Out gallivanting around - as in "You didn't get home by curfew last night because you were out gallivanting around!" (My dad used to use this all the time on me in h.s. I didn't know what it meant the first time, but I got the gist...now he denies saying it, but since he said it to me constantly from 16-18yrs old, my mom backs me up!)
#10 - January 31, 2004, 03:29 PM
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Chris Mandelski

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It's amazing how many of these you come up with when you have kids and can't swear...

I always say,
"Good Golly Miss Molly"
"Jeee-hosophat!"
"Holy Moses!"
"Jiminy Crickets"
"Criminitly"  -- my sis and I used to say
"Criminitly Trigger, put that pea-shooter down" that's from the Disney cartoon version of Robin Hood

and now, of course, "paint me green and call me a pickle"
that's guaranteed a good ten minute giggle from my girls...

Thanks,
Chris ;D
#11 - January 31, 2004, 05:12 PM

Kimberly

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I don't ususally use this word, but I heard it the other day on the radio and it cracked me up.
Dagnabbit!!
#12 - January 31, 2004, 06:06 PM

Myra

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Oh, Kimberly, there are a bunch of words like that--I forgot! I used to use them all the time.

Some more: dagblasit, dadgummit, and consarnit.

I know many of you love the movie A Christmas Story. The father character used all these words and many more--one of my favorite parts of the movie!
#13 - January 31, 2004, 06:20 PM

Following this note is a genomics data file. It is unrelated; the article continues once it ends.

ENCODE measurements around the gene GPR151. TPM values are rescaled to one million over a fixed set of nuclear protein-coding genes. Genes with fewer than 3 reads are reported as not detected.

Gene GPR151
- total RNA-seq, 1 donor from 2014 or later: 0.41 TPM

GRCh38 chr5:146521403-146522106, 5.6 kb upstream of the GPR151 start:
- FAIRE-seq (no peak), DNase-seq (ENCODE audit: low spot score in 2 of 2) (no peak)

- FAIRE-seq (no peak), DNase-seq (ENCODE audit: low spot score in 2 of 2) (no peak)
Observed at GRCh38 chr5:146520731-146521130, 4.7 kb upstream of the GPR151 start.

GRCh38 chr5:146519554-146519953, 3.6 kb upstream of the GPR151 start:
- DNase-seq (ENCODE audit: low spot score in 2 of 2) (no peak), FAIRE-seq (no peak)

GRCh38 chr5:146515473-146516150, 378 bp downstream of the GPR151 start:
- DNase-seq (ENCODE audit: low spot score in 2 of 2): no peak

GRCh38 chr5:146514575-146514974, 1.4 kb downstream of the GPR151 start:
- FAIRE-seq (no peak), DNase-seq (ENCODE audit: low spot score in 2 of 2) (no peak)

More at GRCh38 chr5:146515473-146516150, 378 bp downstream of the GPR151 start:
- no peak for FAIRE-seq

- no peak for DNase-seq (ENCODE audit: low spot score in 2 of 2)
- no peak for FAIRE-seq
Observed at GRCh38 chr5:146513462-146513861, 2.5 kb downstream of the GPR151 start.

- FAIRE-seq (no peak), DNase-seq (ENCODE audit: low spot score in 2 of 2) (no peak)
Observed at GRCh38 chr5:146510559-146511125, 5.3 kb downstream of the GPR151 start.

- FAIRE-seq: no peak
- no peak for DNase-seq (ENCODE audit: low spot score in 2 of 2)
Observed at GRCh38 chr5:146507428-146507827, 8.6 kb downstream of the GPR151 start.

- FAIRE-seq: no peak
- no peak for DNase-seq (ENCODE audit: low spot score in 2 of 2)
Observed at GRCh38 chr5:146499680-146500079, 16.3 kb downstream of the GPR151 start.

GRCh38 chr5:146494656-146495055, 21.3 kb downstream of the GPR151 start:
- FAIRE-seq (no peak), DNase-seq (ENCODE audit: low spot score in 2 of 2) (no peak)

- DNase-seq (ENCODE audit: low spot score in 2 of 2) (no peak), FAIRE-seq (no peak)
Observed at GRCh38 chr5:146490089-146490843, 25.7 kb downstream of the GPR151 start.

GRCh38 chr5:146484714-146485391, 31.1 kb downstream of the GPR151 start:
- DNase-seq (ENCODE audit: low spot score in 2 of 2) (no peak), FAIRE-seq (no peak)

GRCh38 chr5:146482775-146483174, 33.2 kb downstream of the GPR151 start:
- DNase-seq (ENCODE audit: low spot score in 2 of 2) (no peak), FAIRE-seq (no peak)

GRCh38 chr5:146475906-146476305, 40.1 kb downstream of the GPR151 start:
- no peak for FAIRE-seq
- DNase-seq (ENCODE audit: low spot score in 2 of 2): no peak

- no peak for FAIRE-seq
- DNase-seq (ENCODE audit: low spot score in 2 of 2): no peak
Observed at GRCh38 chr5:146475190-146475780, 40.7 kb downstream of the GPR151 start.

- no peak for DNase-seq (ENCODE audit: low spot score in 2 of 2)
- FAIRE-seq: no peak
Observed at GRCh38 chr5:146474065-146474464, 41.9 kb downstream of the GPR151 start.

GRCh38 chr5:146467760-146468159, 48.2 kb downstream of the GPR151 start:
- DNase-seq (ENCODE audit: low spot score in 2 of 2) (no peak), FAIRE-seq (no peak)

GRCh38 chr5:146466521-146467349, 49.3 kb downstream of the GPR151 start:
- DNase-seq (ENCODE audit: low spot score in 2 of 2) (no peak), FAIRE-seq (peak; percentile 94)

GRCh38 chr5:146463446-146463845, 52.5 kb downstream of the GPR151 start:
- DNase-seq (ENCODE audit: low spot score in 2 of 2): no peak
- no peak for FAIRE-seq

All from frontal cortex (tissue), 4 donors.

Emily

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Dystar just came up with a really good phrase on another thread of a different topic board...it really struck my fancy....

"Excuse me I just tossed the frog"  Hmm...that almost trumps, "Well paint me green and call me a pickle"....(Sorry Pickles) :pp
#14 - January 31, 2004, 08:22 PM

Jaina

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From my new favorite PBS Kids show:

"Jakers!"
"Janey Mack!"

Both Irish slang for "Gosh!" apparently.  I didn't hear anyone use these when I was in Ireland (the language I heard was a tad more colorful), but I wish I had.  Too funny!

The show is "Jakers!  The Adventures of Piggly Winks" by the way--a computer-animated program about a anthropomorphic pig who lives on a farm in Ireland.  Adorable!
#15 - January 31, 2004, 08:57 PM

Cana

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Kimberly, you won't believe this!  There's a woman who sits behind us at Jaguar games and constantly screams "Dagnabit!"  It seems very out of place in a football game.  We have a few chuckles at her expense every game.

My daughter loves "Oh poppycock!" and "Pashaw!" which her grampa taught her.

My 8th graders remind me that "Cool beans!" is no longer cool. LOL.  Then there's "Dude!" and "Coolie!" or "Coolio!".
#16 - February 01, 2004, 07:08 AM

doda

Guest
Howabout this one

Och Aye , Jock Mackay!

Hoots mon!

Not ones you're familiar with?  Wonder why